Security firm Trend Micro’s researchers have identified a malicious Chrome extension that can hijack Bitcoin transactions before getting detected. The extension utilizes an already discovered malware called FacexWorm.
The malware was firstly identified in August 2017 and it re-emerged earlier in April 2018. The attack involves propagation of infected Facebook Messenger messages while the attack is limited to Chrome at the moment, claim researchers.
If FacexWorm identifies that the browser isn’t Chrome, it redirects the user to a harmless advertisement. The malware is capable of stealing passwords, cryptocurrency and can even perform cryptojacking.
Last year, the malware came to the limelight when it was launched through phishing messages spread via Facebook Messenger. It lured victims to fake and infected versions of YouTube and other popular websites. Once the victim was on the fake page, a malicious Chrome extension was downloaded.
Since the time FacexWorm was detected, security experts were keeping an eye on its activities and in April 2018 they detected that its activity has substantially increased. The main target of FacexWorm even this time around is Facebook users across the globe.
According to researchers, the malware is distributed via Facebook and it exploits Google Chrome to achieve its nefarious objectives. It has, however, received tremendous overhauling over the past one year as it is now capable of stealing credentials from trusted websites like Google.
It can attack cryptocurrency websites too while launching cryptocurrency scams and mining for cryptocurrency by exploiting infected systems’ resources is quite easy for FacexWorm. As noted by Trend Micro in its official blog post on FacexWorm:
“FacexWorm injects malicious mining codes on the webpage, redirects to the attacker’s referral link for cryptocurrency-related referral programs, and hijacks transactions in trading platforms and web wallets by replacing the recipient address with the attacker’s.”
It must be noted that to carry out any of these malicious activities, the malware needs to get installed on the targeted system. This is achieved through sending the victim a link on behalf of a Facebook contact that would redirect to a fake YouTube page.
On this page, the victim is requested to install a codec extension, which is likely to play the promised video. When this extension is executed, FacexWorm gets installed and seeks permissions to access the site for making necessary data modifications.
FacexWorm also establishes contact with its C&C server in order to access Facebook profiles and receives many more fake YouTube links, which are then sent to other contacts so that the malware keeps spreading. In case the link reaches a user who doesn’t use Chrome, then it gets diverted to an advertisement.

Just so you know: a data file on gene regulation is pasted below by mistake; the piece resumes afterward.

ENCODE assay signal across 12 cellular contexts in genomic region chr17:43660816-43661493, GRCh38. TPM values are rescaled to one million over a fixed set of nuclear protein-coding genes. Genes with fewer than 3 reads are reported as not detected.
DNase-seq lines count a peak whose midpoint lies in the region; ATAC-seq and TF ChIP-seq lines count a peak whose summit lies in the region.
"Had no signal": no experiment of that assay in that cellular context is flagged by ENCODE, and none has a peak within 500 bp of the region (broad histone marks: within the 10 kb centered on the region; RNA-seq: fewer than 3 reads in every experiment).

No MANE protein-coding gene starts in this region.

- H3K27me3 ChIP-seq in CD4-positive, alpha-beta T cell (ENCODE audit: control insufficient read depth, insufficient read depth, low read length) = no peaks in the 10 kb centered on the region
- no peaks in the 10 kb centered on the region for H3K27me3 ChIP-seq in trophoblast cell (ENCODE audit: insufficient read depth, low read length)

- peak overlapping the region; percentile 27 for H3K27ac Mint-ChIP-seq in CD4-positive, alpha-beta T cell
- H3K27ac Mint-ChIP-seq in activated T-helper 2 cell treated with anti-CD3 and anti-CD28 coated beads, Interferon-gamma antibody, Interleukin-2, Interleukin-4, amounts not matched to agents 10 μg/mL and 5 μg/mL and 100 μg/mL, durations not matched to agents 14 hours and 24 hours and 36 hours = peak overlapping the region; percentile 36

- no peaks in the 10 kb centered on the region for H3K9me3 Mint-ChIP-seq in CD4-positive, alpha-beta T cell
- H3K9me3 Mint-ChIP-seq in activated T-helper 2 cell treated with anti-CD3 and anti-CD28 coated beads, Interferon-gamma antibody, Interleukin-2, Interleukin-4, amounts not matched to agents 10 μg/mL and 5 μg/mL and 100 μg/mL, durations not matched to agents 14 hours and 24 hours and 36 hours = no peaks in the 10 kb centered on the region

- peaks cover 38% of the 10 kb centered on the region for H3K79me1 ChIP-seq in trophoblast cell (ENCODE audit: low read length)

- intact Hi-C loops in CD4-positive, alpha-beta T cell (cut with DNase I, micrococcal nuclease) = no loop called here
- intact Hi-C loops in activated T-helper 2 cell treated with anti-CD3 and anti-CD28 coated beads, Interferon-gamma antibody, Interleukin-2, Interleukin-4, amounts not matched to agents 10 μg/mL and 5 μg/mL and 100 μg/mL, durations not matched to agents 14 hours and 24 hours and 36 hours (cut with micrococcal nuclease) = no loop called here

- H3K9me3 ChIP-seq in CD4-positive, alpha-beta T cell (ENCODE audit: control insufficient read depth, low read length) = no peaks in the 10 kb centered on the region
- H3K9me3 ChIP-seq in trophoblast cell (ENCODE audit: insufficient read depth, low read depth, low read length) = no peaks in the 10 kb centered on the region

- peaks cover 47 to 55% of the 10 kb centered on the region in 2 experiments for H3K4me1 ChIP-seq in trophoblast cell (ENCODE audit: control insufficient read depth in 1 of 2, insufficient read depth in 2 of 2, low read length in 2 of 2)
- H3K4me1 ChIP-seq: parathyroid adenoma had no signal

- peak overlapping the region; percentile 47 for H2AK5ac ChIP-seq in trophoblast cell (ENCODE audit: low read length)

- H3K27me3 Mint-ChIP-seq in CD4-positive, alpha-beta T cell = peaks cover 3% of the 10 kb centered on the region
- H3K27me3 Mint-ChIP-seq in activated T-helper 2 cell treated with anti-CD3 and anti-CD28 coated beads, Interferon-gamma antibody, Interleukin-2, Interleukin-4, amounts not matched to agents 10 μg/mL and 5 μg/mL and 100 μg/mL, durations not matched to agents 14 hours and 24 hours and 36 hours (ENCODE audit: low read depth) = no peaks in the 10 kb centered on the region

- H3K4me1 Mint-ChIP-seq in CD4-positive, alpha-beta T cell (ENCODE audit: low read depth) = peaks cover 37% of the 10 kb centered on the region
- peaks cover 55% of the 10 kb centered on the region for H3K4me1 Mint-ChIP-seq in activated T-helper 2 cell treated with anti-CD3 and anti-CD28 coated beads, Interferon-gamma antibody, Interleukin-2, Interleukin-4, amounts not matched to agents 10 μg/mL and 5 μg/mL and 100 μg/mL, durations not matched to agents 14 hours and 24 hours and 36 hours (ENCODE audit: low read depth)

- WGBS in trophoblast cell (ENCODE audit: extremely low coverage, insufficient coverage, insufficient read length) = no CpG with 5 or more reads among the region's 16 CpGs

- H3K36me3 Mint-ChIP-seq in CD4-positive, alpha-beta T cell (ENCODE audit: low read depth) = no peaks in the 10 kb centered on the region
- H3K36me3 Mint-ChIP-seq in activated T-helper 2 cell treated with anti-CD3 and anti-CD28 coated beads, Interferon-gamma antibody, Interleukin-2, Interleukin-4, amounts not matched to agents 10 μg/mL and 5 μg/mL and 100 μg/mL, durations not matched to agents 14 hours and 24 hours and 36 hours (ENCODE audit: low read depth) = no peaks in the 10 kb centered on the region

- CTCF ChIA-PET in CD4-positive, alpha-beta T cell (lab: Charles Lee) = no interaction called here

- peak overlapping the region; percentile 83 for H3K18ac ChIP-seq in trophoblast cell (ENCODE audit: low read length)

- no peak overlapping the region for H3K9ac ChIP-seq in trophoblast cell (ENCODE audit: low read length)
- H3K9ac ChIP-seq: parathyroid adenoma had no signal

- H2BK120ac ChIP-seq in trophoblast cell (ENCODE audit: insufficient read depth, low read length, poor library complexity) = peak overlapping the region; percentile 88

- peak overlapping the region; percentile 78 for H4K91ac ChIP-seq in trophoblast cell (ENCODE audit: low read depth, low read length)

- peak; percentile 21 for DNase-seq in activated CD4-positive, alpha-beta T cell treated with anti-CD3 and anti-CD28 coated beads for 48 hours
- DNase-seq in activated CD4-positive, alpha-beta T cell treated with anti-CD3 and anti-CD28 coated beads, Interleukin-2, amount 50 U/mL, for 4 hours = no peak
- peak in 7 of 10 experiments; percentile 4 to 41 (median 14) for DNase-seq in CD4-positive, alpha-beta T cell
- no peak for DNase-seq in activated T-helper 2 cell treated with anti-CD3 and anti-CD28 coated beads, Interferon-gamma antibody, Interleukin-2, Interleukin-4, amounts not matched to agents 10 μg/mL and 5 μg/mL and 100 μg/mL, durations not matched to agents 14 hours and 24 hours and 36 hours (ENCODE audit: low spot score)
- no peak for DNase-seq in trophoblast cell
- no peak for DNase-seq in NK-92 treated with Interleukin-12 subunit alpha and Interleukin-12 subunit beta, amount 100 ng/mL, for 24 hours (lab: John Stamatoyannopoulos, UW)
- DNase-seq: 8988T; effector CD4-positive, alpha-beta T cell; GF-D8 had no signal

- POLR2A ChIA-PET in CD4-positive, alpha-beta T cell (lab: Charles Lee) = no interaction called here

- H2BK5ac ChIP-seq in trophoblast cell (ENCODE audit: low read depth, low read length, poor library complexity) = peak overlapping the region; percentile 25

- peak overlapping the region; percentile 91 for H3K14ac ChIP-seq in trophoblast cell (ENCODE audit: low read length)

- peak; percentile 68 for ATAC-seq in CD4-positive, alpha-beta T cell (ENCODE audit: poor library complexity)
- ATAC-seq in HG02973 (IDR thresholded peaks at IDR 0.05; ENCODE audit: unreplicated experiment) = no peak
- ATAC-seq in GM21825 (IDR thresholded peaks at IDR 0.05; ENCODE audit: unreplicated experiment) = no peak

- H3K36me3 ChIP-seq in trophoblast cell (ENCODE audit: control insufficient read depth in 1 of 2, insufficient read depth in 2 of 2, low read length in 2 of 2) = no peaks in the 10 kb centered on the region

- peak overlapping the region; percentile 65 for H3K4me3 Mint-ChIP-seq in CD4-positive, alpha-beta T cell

If the malware is unsuccessful in hijacking Bitcoin transactions, the Chrome extension tries to create a link with other referral scams that target DigitalOcean, Binance, FreeDoge.co.in, FreeBitco.in and HashFlare, etc. When the system is infected with FaceXWorm, the user searching for cryptocurrency-related terms in the browser’s address bar such as Ethereum, it would lead to a fake page.
The user is asked to send between 0.5 and 10 ether to the attacker’s wallet for verification purpose and in return, the user is promised to be sent 5-100 ether. Researchers noted that so far no one has sent Ether to the attacker’s wallet.
The malware has a distinct mechanism of evading detection. FacexWorm instantly closes itself if the extension’s management tab is clicked. This type of evasive mechanism is utilized by other malicious extensions too like DroidClub.
Despite that Google has removed the infected extensions from Chrome Web Store but attackers immediately re-upload them. Facebook is also informed about the malware but claims that its Messenger has the capability of blocking the spreading of infected links as the social network maintains various automated systems. These systems are there to prevent harmful links and files from affecting Facebook and Facebook Messenger users.
“If we suspect your computer is infected with malware, we will provide you with a free anti-virus scan from our trusted partners,” read the official statement from Facebook.
Still, we would like to suggest that you be careful while sharing any links and remain cautious of suspicious messages. Don’t forget to enable stricter privacy settings for all your social media accounts.